Mothers & Daughters; World premiere shows much talent but the mother/daughter relationship not sufficiently explored.

Reviewed by James Murchison

Mothers & Daughters
Photo Maria Vartanova

 

We are full throttle into the Ottawa Theatre season with Performances at Ottawa Little Theatre, Kanata Theatre, Central Square and of course the N.A.C. with the GCTC season just around the corner. I chose to attend Mothers & Daughters Friday evening. It is the world premiere of a new musical penned by S. Oscar Martin with music and lyrics by Jeff Rogers, Rich Rankin, Eric MacIntyre, Andy Ladouceur, Zach Martin and S. Oscar Martin.

There was a palpable buzz at the Gladstone as the near full house arrived to take their seats in preparation for the start of the show. That in part, was likely due to Steve Martin a.k.a. S. Oscar Martin’s popularity and his contribution to the theatre community in Ottawa and in particular to the Gladstone Theatre as a producer and a performer. It is also a formidable achievement to write a play while experiencing the personal pain of a devastating loss and Martin wrestled with that as he had to deal with the recent passing of his son.

The first impression of course as you sit down is the Emily Granzotta Martin’s wonderful set tastefully decorated by Melanie Martin which thankfully looks like a real lived in home. The furnishings and the layout tell you about the meticulous nature of the owners. There are entrances left, right and centre. There is also a long staircase stage left, with an automatic stair lift device to help “Nana” negotiate her comical entrances.

The premise of the story has great potential. It takes place in the family home at the 50th birthday of a mother who has had difficulty with her relationship with her mother, daughter, sister and husband. There will clearly be tensions as Janet cleans and prepares with little help from anyone else for her own milestone celebration.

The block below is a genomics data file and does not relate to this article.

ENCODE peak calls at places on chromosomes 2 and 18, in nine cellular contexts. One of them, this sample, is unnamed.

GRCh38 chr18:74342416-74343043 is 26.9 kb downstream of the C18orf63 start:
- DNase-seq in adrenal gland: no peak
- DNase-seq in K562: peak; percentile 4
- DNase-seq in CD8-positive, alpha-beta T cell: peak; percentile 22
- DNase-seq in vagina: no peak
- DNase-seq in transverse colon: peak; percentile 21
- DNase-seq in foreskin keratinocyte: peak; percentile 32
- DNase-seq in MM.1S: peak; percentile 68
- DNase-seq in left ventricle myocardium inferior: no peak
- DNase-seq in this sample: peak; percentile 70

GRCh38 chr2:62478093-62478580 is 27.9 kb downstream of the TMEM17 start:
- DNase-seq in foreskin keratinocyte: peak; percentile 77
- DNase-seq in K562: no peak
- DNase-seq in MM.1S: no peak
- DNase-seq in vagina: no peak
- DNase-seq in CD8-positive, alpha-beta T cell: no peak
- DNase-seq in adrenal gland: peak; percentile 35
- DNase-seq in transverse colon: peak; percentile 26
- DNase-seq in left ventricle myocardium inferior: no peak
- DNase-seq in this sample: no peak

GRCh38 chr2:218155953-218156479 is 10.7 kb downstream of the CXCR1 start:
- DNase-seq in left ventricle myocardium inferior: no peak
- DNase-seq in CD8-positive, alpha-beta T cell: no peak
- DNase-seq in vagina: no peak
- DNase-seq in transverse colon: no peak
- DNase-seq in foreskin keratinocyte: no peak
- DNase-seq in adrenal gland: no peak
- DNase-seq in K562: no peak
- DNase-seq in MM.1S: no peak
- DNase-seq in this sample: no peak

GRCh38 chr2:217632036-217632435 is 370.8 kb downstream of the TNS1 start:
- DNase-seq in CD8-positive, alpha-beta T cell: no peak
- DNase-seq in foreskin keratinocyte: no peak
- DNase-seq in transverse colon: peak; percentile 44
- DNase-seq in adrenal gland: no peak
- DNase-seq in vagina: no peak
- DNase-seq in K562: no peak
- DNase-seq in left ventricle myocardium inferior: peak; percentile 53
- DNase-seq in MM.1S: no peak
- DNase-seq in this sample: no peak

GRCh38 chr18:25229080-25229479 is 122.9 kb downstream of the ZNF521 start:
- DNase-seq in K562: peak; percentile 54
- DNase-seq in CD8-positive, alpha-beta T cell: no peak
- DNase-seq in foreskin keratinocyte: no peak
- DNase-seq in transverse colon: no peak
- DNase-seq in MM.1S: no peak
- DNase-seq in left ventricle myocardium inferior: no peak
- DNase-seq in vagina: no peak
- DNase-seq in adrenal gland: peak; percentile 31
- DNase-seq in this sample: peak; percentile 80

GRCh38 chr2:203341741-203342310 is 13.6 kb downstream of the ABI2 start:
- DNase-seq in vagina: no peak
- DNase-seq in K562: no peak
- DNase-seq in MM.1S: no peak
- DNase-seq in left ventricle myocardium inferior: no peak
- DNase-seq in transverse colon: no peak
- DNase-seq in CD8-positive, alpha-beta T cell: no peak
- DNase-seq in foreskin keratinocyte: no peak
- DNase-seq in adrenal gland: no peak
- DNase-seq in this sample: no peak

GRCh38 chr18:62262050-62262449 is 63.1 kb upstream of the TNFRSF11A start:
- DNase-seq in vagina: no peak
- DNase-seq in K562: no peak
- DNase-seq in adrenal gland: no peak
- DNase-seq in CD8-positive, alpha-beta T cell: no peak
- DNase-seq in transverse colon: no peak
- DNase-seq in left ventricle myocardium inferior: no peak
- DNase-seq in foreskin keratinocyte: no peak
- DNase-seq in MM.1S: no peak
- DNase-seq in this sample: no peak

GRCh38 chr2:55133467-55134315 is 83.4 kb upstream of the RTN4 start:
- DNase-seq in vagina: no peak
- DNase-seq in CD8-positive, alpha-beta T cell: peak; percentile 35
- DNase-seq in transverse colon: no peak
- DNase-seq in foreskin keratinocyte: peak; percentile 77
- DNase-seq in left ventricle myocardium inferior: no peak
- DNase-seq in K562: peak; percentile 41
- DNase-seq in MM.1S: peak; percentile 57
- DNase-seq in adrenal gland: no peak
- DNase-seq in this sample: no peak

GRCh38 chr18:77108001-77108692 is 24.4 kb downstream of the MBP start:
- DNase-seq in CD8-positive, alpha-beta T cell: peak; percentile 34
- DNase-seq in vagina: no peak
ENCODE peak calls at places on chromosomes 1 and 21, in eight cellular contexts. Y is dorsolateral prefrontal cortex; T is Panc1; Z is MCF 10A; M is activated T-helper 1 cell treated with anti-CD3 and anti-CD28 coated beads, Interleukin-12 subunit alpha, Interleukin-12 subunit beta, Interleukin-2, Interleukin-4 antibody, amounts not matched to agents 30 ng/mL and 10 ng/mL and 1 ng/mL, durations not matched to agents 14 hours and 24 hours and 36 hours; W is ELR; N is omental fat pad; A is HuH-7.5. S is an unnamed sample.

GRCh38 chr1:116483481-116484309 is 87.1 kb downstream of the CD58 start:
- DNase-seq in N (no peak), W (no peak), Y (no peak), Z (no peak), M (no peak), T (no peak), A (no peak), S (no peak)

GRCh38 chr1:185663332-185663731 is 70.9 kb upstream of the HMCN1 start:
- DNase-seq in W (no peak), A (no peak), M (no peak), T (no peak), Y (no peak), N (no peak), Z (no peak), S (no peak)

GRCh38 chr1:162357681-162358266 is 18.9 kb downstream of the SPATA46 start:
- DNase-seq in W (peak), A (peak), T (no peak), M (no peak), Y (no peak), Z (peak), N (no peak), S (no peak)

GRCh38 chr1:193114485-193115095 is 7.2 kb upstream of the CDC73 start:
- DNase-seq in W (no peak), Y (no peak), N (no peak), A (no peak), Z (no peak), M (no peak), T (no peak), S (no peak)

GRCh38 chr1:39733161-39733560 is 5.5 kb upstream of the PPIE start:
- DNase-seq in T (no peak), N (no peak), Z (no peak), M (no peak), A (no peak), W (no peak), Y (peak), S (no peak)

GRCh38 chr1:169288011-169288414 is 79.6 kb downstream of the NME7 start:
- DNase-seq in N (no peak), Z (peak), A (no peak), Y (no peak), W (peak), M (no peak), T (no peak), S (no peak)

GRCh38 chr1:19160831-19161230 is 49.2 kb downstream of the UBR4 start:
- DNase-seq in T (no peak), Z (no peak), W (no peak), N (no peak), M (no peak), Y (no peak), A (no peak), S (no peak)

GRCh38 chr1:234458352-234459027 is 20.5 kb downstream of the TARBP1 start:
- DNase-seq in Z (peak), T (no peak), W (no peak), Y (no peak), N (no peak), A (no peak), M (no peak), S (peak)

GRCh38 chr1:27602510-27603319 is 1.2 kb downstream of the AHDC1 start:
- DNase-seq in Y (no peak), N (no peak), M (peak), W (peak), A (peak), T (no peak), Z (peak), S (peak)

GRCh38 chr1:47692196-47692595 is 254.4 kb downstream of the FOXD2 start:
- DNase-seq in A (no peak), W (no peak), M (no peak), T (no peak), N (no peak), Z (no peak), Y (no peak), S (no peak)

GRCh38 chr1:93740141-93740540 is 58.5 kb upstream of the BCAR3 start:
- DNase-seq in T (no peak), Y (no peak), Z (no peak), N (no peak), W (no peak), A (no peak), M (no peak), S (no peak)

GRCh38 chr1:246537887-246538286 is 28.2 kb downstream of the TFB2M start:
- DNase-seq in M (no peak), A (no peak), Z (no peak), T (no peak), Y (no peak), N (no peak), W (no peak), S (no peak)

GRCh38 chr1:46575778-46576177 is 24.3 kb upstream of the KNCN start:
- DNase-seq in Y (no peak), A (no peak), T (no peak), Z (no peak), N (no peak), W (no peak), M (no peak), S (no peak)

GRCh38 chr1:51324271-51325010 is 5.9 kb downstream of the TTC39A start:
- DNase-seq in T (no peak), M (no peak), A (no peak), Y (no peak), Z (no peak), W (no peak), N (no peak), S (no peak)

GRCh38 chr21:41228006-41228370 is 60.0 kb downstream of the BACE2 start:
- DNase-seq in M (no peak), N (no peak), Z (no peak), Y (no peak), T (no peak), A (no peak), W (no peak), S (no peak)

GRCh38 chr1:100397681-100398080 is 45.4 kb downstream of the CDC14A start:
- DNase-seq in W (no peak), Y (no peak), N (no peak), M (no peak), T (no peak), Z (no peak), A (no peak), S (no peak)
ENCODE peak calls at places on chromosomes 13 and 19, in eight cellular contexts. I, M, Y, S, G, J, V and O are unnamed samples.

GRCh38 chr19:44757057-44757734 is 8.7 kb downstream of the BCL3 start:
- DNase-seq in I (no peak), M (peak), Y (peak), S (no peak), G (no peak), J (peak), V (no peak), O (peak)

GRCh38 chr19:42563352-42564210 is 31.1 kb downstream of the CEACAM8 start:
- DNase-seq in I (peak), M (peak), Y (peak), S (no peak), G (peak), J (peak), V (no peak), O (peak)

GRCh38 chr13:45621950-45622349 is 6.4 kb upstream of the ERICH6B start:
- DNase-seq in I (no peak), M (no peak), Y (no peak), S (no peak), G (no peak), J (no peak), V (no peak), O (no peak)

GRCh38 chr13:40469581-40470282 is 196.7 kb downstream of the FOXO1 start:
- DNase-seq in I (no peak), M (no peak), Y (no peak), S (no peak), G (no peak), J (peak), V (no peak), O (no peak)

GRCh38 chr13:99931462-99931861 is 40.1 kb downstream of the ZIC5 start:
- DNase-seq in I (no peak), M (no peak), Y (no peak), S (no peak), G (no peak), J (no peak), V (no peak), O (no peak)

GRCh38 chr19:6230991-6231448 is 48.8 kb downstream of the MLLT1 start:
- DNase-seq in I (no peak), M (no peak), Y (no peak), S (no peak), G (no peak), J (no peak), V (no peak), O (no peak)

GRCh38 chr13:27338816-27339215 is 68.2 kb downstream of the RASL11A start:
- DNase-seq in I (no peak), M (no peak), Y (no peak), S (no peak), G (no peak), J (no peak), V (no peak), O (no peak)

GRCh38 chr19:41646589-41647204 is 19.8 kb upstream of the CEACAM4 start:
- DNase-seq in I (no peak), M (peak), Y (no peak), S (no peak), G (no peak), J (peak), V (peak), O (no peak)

There is considerable talent on the stage. They all have fine voices and they sing with heart. In fact I enjoyed a lot of the songs but the cardboard caricatures of people irritated me. I found the set ups for the gags predictable and mundane. The conflicts between the mothers and daughters are not explored. They seemingly exist to set up jokes and to lead into songs that are in fact better than the play itself. My feminist friends would no doubt have difficulty with the out dated stereotypical portrayal of women and feminism in this play.

The play wraps up in a nice tidy bow. Everything resolves because a happy ending is needed, so cue the facade of understanding and have everyone hug and go to the final happy song. The robust partisan crowd gave a wild ovation and the word of mouth will probably ensure a profitable run but I am left unsatisfied.

book by S. Oscar Martin music and lyrics by Jeff Rogers, Rich Rankin, Eric MacIntyre, Andy Ladouceur, Zach Martin and S. Oscar Martin

Director Maureen Welch

Musical Director Jeff Rogers

Choreographer Steve Martin

Set Designer Emily Granzotto Martin

Set Decorater Melanie Martin

Lighting Designer Franco Pang

Costume Designer Maureen welch

Properties Bekah Fay

Master Carpenter Tim Welch

Cast

Janet Jaqui Cadieux

Charlene Irish O’Brien

Florence Barbara Seabright-Moore

Jessica Alyssa Blasak

Angel Shareno Campo

Norman Steve Martin

Dave/Piano Jeff Rogers

Musicians

Guitar Zach Martin

Drums Jamie Holmes and Darian Moghaddam


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